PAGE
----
(Bloomberg) -- Boris Johnson quit his seat in the UK Parliament, denouncing as a “kangaroo court” the panel of lawmakers investigating his behavior and attacking the policies of the current prime minister, Rishi Sunak.
The former premier — who blames Sunak for the role he played in his own downfall last year — said Parliament’s Privileges Committee has mounted a “political hit job” and accused its chairwoman, Labour’s Harriet Harman, of “egregious bias.”
The committee didn’t respond to a request for comment. The panel has been investigating whether Johnson misled lawmakers over his knowledge of Covid-19 rule breaches by officials.
“The committee’s report is riddled with inaccuracies and reeks of prejudice,” Johnson said in a statement issued late on Friday. He was privately informed this week of their findings, which are not yet public. “I am now being forced out of parliament by a tiny handful of people,” he said.
Johnson’s resignation triggers a challenging special election for Sunak in a seat which the ruling Conservative Party held in 2019 with a relatively slim majority of about 7,000.
The departure also reopens the feud between the two men that has simmered since Sunak resigned as Chancellor of the Exchequer in protest against Johnson’s leadership last year. That move precipitated Johnson’s departure as premier.
In his statement, Johnson pulled no punches in his diagnosis of the electoral ills of the Conservative Party, which has trailed the main opposition Labour Party in national polling by a double-digit margin for months.
On the day Sunak returned from a two-day visit to Washington, Johnson questioned why the government had “so passively abandoned the prospect of a Free Trade Deal with the US.” He said ministers needed to cut business and personal taxes and also asked why the government had “junked” measures to help people into home ownership.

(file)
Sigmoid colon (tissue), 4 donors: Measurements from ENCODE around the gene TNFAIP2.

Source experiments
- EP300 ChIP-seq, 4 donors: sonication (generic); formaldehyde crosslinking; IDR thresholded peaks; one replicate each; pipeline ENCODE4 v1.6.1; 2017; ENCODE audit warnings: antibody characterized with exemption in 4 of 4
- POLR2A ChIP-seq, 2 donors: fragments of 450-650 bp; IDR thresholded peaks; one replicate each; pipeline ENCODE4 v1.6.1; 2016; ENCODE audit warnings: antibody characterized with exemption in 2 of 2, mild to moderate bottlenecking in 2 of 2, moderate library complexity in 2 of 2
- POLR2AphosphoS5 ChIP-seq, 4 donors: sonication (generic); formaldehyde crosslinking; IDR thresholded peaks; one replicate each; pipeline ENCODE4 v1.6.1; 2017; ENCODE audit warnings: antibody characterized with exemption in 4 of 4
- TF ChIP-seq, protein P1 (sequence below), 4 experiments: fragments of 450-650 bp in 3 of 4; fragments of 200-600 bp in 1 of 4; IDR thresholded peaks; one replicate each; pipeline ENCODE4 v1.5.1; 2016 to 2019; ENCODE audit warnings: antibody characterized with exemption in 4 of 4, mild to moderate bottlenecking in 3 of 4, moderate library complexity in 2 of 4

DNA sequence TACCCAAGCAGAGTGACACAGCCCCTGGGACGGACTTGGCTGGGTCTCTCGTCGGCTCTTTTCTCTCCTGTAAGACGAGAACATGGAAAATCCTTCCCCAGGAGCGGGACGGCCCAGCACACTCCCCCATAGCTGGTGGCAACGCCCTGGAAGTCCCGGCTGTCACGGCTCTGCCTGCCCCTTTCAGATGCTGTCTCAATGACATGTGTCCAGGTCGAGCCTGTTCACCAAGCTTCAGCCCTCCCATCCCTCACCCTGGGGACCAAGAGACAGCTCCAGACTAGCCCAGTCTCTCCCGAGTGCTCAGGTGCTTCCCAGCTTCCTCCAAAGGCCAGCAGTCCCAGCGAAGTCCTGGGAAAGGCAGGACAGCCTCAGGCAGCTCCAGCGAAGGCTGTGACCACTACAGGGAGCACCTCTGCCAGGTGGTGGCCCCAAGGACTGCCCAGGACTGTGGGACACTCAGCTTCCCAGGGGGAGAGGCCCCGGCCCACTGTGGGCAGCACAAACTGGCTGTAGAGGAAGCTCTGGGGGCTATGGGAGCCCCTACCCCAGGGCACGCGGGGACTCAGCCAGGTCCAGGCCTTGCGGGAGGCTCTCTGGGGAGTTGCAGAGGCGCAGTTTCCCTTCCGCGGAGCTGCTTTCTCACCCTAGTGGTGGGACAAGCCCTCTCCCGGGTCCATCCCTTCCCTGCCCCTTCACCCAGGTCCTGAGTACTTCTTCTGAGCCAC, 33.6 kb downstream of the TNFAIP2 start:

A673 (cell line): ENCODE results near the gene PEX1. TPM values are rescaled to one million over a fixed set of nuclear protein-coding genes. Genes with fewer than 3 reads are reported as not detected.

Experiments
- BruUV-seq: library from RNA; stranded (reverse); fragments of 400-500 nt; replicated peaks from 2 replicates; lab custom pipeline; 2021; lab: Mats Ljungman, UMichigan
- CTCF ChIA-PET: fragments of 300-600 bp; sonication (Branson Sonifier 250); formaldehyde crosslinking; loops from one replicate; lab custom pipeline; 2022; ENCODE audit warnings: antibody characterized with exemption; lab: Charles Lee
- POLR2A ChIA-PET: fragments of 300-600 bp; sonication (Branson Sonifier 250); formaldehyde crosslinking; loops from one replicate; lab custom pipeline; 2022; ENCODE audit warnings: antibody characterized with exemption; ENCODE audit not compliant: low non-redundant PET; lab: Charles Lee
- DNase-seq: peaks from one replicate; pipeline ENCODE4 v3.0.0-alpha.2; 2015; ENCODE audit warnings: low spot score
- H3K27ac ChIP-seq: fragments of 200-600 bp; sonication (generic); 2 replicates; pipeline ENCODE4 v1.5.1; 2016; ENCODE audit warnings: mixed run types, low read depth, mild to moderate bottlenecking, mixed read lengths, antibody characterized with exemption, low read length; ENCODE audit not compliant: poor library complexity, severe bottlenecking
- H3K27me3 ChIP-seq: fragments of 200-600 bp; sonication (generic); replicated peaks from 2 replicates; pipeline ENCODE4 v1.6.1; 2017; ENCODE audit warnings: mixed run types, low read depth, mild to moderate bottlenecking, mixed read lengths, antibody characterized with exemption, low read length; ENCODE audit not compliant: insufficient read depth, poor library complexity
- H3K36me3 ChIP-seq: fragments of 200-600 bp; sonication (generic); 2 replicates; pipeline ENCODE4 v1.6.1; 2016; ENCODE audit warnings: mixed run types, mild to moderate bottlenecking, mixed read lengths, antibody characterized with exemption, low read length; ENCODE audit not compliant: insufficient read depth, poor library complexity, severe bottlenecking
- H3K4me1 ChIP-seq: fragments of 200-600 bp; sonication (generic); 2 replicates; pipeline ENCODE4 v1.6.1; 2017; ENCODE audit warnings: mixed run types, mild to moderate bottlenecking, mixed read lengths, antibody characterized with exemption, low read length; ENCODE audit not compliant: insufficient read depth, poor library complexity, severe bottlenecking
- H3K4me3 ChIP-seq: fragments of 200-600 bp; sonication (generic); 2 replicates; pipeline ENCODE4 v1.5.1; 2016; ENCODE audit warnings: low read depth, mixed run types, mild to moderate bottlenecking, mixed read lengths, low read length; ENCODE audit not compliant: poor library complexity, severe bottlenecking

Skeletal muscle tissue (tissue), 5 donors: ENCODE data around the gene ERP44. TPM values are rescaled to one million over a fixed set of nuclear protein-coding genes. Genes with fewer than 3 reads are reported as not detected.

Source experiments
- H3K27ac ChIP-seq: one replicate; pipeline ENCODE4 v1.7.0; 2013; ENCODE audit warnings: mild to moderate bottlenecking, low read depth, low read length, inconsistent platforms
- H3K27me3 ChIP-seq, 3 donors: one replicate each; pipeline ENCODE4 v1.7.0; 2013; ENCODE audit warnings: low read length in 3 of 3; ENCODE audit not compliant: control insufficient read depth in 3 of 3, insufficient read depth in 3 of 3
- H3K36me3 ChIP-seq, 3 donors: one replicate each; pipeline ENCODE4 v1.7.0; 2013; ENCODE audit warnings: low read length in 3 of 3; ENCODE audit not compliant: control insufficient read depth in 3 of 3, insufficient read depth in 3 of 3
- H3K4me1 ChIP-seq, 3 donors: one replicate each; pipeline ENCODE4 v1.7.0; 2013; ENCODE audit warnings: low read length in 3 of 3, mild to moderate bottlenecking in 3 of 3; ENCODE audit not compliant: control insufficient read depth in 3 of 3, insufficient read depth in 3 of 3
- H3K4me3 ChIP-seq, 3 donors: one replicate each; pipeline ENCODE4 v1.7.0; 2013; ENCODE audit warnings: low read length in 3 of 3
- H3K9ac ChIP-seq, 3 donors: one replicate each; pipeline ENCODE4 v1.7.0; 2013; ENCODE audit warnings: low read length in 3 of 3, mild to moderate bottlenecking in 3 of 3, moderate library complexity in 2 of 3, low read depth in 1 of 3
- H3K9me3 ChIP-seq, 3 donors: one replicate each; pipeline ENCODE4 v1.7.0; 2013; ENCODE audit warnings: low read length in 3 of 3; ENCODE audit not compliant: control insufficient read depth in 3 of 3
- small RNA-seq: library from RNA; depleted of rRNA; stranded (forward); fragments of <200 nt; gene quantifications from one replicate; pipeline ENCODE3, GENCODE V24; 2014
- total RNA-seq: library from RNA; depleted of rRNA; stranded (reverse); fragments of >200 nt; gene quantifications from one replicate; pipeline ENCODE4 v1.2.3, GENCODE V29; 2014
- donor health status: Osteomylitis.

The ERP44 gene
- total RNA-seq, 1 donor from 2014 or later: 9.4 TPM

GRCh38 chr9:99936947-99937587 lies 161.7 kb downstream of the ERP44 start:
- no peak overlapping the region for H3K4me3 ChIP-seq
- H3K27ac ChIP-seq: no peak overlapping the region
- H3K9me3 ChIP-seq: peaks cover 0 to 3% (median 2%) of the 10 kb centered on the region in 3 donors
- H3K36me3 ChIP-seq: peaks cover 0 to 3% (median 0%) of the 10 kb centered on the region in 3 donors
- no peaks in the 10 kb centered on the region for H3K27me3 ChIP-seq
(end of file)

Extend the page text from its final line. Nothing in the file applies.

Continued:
“We must not be afraid to be a properly Conservative government,” Johnson said. “When I left office last year the government was only a handful of points behind in the polls. That gap has now massively widened. Our party needs urgently to recapture its sense of momentum and its belief in what this country can do.”
Johnson’s resignation means Sunak’s party now faces special elections this summer, threatening to derail his hopes of closing the gap in the opinion polls with the opposition Labour Party, ahead of a general election due by January 2025.
He quit after a rapid series of developments on Friday that plunged the Tories into more political chaos.
Nadine Dorries, a key Johnson ally, also resigned from her Mid Bedfordshire seat after she was denied a peerage in Johnson’s resignation honor list. Bill Cash, the veteran Conservative MP and arch Eurosceptic, announced he would step down at the next election, after Johnson made him an Order of the Companions of Honour.
That list was published late on Friday afternoon, causing more controversy for the Tories as Johnson had recommended awards for a number of key supporters including former ministers Jacob Rees-Mogg and Priti Patel.
On Saturday, Nigel Adams announced he was standing down as a member of UK parliament with immediate effect, triggering a third by-election after Johnson and Dorries.
The privileges panel was seeking to establish whether Johnson deliberately misled lawmakers when he repeatedly denied rule-breaking had occurred during a series of gatherings in Downing Street — collectively known as “Partygate” — during the lockdowns of 2020 and 2021. He later apologized to the chamber after being fined for breaking the rules himself. Sunak was also fined.
Johnson claimed that his downfall was brought about by opponents of Brexit, launching angry attacks in his statement on the opposition Labour Party, as well as Sunak and Sue Gray, the civil servant whose investigation into Partygate also played a large role in his downfall.
“There is a witch hunt underway, to take revenge for Brexit and ultimately to reverse the 2016 referendum result,” said Johnson, a key architect of the winning “Leave” campaign.
While Johnson’s immediate political career is over, he hinted that he may attempt to return at some point. “It is very sad to be leaving parliament - at least for now,” he said.
--With assistance from Emily Ashton.
(Adds further developments regarding Bill Cash and Nigel Adams)
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